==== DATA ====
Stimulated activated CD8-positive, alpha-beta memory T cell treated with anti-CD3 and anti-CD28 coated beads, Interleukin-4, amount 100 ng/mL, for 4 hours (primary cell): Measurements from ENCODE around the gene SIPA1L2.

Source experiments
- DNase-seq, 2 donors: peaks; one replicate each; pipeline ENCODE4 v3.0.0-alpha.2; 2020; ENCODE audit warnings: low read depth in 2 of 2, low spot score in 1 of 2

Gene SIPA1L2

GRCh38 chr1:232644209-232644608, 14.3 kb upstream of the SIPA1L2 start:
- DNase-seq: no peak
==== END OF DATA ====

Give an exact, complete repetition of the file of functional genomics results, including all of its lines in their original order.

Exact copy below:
Stimulated activated CD8-positive, alpha-beta memory T cell treated with anti-CD3 and anti-CD28 coated beads, Interleukin-4, amount 100 ng/mL, for 4 hours (primary cell): Measurements from ENCODE around the gene SIPA1L2.

Source experiments
- DNase-seq, 2 donors: peaks; one replicate each; pipeline ENCODE4 v3.0.0-alpha.2; 2020; ENCODE audit warnings: low read depth in 2 of 2, low spot score in 1 of 2

Gene SIPA1L2

GRCh38 chr1:232644209-232644608, 14.3 kb upstream of the SIPA1L2 start:
- DNase-seq: no peak